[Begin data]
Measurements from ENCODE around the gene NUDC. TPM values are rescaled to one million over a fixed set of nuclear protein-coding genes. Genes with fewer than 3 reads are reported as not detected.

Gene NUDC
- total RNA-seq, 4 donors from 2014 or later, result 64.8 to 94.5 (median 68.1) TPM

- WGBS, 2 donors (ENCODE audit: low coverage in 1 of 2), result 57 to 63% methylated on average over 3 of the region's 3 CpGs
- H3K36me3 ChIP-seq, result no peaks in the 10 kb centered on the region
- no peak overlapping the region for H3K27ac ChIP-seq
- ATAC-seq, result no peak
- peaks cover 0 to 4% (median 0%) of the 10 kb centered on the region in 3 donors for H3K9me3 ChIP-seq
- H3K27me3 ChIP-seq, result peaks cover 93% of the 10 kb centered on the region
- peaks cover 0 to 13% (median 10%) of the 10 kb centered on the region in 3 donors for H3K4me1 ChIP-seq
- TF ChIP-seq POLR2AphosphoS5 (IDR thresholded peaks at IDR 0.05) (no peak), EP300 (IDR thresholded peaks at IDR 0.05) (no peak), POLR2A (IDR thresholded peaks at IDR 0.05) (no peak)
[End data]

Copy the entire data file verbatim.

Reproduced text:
Measurements from ENCODE around the gene NUDC. TPM values are rescaled to one million over a fixed set of nuclear protein-coding genes. Genes with fewer than 3 reads are reported as not detected.

Gene NUDC
- total RNA-seq, 4 donors from 2014 or later, result 64.8 to 94.5 (median 68.1) TPM

- WGBS, 2 donors (ENCODE audit: low coverage in 1 of 2), result 57 to 63% methylated on average over 3 of the region's 3 CpGs
- H3K36me3 ChIP-seq, result no peaks in the 10 kb centered on the region
- no peak overlapping the region for H3K27ac ChIP-seq
- ATAC-seq, result no peak
- peaks cover 0 to 4% (median 0%) of the 10 kb centered on the region in 3 donors for H3K9me3 ChIP-seq
- H3K27me3 ChIP-seq, result peaks cover 93% of the 10 kb centered on the region
- peaks cover 0 to 13% (median 10%) of the 10 kb centered on the region in 3 donors for H3K4me1 ChIP-seq
- TF ChIP-seq POLR2AphosphoS5 (IDR thresholded peaks at IDR 0.05) (no peak), EP300 (IDR thresholded peaks at IDR 0.05) (no peak), POLR2A (IDR thresholded peaks at IDR 0.05) (no peak)